Win or lose, we celebrate heritage hogs today, repping the side of Miami that loves them most. Clad in “Notorious P.I.G.” we present to the chicharron-loving, bourbon-slugging COCHON 555 judges, guests, and friends, a La Caja China Berkshire hog, passed from High on the Hog Farms in Clermont to Dale Volkert at Lake Meadow Naturals, then one Genuineland chef to the next from the graveyard shift to dawn, pulled apart and served in each of these forms.

Head, Neck & Heart
caper, anchovy, boiled egg

Loin
tonnato, kumquat, fennel, arugula

Belly
clam ceviche, crispy lentils

Legs & Shoulders
fermented rice pancake, kale kimchi, herbs

Blood & Liver & Skin
chocolate, peanuts, strawberry

[UPDATED] And the Winner is… Heritage Pork!

Update: This little piggy went to Harry’s Pizzeria…  Winning hog farmer Jim Wood’s Herefords will be front and center on tomorrow night’s Greenhouse Pizzeria menu.  Festivities begin at 7:00 p.m. Purchase tickets now while they are still available, by clicking here.

Hipstamatic is even on the Cochon 555 brandwagon. (photo credit: Ellie Sara Groden)

We are SO friggin’ proud of Michael and chef de Cuisine Bradley Herron for their insane judge’s plate and overall creativity of the entire menu and its presentation, including Godzilla pork rinds, tatts, and all, at last night’s Cochon 555 event in Miami.  A Hereford-at-hanging-weight-sized congratulations to chef Michelle Bernstein, chef de cuisine Bernice Dearaujo, GM Jorge Anaya-Lopez, and the entire SRA. Martinez team on their victory which we are especially thrilled could be shared with one of our favorite local farmers, Jim Wood and his wife Debbie of Palmetto Creek Farms in Avon Park. They, along with our Texan Ossabaw farmer Felix Florez of Black Hill Meats, donated hogs and were in attendance at the Four Seasons Brickell to celebrate and in doing so, support and promote heritage pork. From the energy in the room and the smiles on people’s faces, the message was received loud, fatty, and clear.  Hosted by founder Brady Lowe, Cochon 555 is an annual tour of five cities wherein each compete five chefs using five pigs bred by small, family or local operations, with five wineries and some other really top-notch sponsors of product you want to consume like beers from San Francisco’s Anchor Brewing, Murray’s Cheese, Le Creuset, Rappahannock oysters, and Angel’s Evy (among other) bourbon.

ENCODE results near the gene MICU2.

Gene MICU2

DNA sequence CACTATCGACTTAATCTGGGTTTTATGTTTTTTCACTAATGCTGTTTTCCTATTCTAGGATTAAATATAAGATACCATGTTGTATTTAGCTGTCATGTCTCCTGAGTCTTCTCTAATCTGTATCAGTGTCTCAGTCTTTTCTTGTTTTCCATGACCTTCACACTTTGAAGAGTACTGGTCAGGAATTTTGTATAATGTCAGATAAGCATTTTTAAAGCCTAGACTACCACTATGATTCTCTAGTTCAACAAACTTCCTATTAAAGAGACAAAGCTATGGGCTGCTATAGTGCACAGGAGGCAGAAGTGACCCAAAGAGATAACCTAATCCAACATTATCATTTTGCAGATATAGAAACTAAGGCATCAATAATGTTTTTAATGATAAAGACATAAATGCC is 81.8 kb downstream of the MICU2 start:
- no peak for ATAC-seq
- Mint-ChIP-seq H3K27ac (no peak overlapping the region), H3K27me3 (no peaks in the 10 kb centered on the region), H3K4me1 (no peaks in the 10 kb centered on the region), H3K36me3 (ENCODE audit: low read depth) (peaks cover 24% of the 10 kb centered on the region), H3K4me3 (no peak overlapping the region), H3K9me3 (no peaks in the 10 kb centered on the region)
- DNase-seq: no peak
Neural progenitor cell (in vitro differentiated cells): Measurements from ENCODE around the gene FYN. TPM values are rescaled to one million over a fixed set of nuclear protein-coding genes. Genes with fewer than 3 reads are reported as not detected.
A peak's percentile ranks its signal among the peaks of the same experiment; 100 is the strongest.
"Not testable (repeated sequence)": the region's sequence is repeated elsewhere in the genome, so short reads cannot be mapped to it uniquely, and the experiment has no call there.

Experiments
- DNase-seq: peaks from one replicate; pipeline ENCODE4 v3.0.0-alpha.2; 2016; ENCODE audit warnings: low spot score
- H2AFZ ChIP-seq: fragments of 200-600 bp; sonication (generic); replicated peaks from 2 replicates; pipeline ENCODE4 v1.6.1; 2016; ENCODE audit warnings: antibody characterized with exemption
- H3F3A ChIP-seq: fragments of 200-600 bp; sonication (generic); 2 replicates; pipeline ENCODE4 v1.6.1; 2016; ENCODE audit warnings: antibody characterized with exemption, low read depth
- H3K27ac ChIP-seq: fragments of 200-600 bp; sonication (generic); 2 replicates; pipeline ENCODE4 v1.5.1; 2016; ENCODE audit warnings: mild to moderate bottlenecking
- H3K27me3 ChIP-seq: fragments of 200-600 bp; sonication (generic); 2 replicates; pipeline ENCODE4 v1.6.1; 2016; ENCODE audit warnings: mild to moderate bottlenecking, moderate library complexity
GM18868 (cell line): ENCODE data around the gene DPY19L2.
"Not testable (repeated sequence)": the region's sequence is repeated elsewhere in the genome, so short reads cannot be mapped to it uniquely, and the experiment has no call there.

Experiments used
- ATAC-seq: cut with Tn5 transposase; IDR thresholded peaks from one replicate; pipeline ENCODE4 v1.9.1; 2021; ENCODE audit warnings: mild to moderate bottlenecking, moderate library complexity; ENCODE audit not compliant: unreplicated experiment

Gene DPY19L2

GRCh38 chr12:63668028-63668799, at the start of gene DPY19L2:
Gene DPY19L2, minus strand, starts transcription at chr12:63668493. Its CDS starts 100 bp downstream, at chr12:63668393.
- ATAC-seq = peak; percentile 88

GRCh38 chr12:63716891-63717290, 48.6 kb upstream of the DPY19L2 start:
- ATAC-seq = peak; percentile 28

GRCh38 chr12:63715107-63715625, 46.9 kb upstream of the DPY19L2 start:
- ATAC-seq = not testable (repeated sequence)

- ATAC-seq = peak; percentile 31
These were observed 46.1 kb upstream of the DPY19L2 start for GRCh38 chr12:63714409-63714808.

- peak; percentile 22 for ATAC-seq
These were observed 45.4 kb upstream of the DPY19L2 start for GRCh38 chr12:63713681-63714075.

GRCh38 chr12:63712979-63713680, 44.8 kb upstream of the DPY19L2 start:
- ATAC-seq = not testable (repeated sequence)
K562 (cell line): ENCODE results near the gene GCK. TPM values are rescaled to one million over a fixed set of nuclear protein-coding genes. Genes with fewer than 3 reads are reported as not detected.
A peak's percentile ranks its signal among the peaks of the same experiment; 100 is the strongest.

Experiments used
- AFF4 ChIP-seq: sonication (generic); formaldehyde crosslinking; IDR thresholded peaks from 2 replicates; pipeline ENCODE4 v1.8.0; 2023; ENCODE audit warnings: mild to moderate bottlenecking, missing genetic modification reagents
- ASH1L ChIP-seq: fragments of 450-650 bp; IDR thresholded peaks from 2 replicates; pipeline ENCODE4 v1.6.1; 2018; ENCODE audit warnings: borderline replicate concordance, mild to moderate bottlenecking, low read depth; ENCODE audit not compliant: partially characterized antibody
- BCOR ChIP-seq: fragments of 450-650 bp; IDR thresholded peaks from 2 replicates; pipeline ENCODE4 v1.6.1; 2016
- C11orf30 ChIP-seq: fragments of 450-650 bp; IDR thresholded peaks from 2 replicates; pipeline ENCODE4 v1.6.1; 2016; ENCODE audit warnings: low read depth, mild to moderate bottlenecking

Our judge's pig plate.

From Bradley’s mustard with smoked sausage en croute, to Michael’s BLT which was one of the best ever thanks to our fatty pig, #teamgenuine’s menu was one we and many others will be drooling over for a long time!  A sweet assist from Hedy Goldsmith is never to be forgotten, with her Maple Bacon Peacan Pie (with smoked pecans, housemade creme fraiche, candied bacon toffee, and bourbon chocolate sauce!)  MGFD line cook Jason Aroyo supported by Alex Griffin professionally led the team of helpers from J&W to crank this baby out efficiently and deliciously.  A special shout goes to the incredibly gifted typewriter (a human machine, I kid you not), photographer, and  “Old Pal” pourer Ellie Sara Groden.  Check out her (better iPhone) and my (worse BlackBerry) photos of what went down downtown last night here. Hope to see Brady’s crew descend on The City Beautiful next year, and good luck to team Bernstein in Aspen on 6/17.  We’ll have our own Animals to contend with at Harry’s!

Let The Hunger Games Begin… with an Ossabaw Island Hog

The mighty Ossabaw, courtesy original drawing by Stephanie Voight (DASH 2013)

The highly anticipated futuristic saga hits theaters March 23, but our tournament of survival begins now as Michael and Bradley strategize how to tame a 200 pound hog they have never worked with in the kitchen before: the Ossabaw.

I’m speaking of course of their upcoming entry in the Cochon 555 competition, hitting Miami on April 1 at the Four Seasons Brickell. To satisfy my curiosity about the main ingredient all of which they must use to wow 20 judges and a ravenous crowd, I rang hog farmer and owner of Black Hill Ranch, Felix Florez, a sommelier by trade, but now passionately converted to raising seven breeds of hog, with the perfect hog in the works, on his 10 acre ranch in Houston, Texas. His family had always been into cattle ranching, but it was his work in the restaurant business since about 18 years old that ultimately led him to his calling.

“Because I’ve been in restaurants so long one of the things I noticed is how much product we were bringing from outside, and it never made sense to me why we weren’t using more that was local,” he explains. “So I made up my mind to get a piece of land and put animals on it and do what the best ranchers in the world were doing. I did a lot of studying what they were doing in Spain and Iowa.”

Continue reading